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South African glass companies fixed prices, state eyes fine

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Staff writer ▼ | April 10, 2013
Glass South AfricaCompanies engaged in cartel activity in the glass manufacturing industry in South Africa face prosecution by the Competition Tribunal after an investigation by the Competition Commission.


The commission's investigation started almost three years ago showed that Glass South Africa, National Glass, Northern Hardware and Glass, Furman Glass, McCoy's Glass and AF-FSL Glass fixed minimum selling prices. They also fixed the percentage by which minimum prices would increase and the date for the implementation of the fixed prices, writes BDlive. The cartel allegedly operated in Gauteng, the Free State and the Western Cape.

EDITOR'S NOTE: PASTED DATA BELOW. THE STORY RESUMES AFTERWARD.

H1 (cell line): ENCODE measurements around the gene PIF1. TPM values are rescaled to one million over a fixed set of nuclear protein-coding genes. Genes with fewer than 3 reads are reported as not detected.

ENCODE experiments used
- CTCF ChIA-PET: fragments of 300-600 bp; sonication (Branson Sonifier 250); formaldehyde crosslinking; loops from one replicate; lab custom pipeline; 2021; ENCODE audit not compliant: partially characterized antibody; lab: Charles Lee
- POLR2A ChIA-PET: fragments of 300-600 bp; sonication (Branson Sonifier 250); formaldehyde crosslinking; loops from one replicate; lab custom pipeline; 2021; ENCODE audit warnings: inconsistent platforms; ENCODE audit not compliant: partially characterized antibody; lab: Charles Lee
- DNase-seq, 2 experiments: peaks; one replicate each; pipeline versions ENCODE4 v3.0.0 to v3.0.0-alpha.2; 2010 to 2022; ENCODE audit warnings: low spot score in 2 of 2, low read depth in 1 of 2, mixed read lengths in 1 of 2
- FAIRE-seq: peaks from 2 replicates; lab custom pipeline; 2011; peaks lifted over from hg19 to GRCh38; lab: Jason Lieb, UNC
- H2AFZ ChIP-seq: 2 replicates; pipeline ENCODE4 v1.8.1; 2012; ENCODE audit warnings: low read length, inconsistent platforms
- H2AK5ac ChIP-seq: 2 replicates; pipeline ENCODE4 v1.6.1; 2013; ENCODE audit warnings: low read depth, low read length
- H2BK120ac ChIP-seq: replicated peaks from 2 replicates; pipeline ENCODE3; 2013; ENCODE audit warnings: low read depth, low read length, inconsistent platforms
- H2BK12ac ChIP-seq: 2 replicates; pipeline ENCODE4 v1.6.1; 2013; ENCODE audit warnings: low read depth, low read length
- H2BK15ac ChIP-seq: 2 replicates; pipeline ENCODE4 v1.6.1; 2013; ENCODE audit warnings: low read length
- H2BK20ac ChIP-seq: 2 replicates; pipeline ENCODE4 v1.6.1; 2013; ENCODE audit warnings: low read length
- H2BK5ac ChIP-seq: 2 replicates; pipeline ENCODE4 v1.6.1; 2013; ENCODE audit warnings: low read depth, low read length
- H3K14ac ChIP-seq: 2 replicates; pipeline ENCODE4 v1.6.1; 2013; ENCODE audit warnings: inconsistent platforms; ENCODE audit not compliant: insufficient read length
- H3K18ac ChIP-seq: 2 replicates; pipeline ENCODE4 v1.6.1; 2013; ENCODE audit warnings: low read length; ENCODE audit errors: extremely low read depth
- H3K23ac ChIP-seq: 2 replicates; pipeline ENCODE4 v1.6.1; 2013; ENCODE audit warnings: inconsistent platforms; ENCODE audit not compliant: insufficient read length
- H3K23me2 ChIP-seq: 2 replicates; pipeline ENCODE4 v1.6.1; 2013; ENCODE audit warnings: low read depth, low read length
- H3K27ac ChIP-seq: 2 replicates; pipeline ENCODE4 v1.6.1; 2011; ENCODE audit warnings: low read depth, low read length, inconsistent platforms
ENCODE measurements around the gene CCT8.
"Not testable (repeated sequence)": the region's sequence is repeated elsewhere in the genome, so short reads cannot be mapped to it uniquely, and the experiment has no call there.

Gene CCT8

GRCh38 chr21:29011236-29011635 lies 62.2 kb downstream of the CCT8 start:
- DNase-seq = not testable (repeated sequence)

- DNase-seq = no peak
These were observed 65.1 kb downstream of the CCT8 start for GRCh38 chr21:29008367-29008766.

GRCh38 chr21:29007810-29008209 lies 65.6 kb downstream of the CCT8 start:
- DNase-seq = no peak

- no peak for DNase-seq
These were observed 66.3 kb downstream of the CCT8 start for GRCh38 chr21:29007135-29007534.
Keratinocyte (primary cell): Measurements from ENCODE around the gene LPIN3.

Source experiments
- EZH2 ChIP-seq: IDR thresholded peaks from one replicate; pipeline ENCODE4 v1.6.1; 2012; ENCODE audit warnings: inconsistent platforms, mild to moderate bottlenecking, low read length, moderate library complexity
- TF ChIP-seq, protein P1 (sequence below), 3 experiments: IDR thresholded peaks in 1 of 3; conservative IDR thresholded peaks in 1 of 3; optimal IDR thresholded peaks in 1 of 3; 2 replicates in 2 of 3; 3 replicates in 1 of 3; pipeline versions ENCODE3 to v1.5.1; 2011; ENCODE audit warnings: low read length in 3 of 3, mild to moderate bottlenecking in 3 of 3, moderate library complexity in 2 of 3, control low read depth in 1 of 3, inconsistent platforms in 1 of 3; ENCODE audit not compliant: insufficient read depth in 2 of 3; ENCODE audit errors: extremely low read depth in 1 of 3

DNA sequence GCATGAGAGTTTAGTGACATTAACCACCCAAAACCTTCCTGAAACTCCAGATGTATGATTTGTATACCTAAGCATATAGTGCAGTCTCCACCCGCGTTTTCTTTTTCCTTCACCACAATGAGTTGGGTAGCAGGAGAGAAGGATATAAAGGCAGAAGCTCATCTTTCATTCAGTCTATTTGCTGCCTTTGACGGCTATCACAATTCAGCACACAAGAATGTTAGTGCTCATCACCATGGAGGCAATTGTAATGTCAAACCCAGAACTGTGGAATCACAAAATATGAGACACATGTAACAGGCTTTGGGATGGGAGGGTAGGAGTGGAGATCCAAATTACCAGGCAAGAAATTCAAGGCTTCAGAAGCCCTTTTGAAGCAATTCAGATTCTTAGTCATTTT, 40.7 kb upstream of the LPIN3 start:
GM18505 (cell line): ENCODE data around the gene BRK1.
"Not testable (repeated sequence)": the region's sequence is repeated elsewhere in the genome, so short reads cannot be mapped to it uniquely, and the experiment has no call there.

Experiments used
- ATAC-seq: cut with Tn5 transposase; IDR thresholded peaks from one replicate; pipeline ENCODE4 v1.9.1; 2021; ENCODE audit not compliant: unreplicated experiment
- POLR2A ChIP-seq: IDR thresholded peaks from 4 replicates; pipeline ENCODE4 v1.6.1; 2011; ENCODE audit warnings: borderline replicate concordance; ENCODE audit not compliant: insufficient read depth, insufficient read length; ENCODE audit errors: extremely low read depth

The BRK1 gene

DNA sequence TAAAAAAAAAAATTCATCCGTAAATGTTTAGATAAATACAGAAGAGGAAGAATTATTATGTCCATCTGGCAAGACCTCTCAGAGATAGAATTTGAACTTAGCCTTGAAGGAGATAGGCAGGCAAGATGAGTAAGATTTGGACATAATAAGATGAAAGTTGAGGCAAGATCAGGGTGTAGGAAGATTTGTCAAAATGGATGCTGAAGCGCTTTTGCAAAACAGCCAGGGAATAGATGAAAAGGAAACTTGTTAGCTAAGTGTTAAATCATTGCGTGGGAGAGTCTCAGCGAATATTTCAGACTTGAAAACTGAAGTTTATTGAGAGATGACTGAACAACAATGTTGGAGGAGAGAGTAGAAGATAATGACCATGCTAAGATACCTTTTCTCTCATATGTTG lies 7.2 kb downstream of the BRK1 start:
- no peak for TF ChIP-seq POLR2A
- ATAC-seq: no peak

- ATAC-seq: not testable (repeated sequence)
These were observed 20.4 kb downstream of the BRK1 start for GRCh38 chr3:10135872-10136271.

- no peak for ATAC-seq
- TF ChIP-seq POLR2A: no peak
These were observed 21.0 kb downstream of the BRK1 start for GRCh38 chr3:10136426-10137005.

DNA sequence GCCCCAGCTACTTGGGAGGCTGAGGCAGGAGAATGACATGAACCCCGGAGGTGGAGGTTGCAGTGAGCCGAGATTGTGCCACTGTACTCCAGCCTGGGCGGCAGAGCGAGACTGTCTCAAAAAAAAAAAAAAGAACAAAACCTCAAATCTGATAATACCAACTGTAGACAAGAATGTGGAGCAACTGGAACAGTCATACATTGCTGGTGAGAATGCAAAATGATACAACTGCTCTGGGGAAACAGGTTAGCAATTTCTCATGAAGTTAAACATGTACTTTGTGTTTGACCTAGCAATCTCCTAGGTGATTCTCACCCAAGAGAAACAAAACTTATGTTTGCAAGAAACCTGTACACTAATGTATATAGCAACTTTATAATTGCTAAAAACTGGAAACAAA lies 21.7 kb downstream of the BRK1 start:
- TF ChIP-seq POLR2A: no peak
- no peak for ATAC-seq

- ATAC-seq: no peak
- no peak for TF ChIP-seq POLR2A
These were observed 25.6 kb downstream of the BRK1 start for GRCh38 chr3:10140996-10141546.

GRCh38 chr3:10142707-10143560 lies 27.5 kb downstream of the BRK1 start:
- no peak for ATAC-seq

The products involved included float glass necessary for the manufacturing of windows, laminated glass which is a type of safety glass used in automobile windshields and skylight glazing, and toughened glass which crumbles into granular chunks and is used in passenger vehicle windows, shower doors, refrigerator trays and various types of plates and cookware.

Knowledge of the cartel, which existed from 1995 to 2007, surfaced four years ago when cartel member AF-FSL Glass applied for leniency from prosecution by providing information of the "boys club". According to the information supplied, cartel meetings took place in hotels, pubs and even on boat trips to Zimbabwe to fix prices, share markets and to fix trading conditions among cartel members.

The commission's investigation showed that cartel members also agreed in 2005 to introduce a distribution or transport levy of 3% of the price charged to customers. AF-FSL was granted immunity from prosecution. The commission has asked the tribunal to impose fine of 10% of the annual turnover on each of the companies involved.

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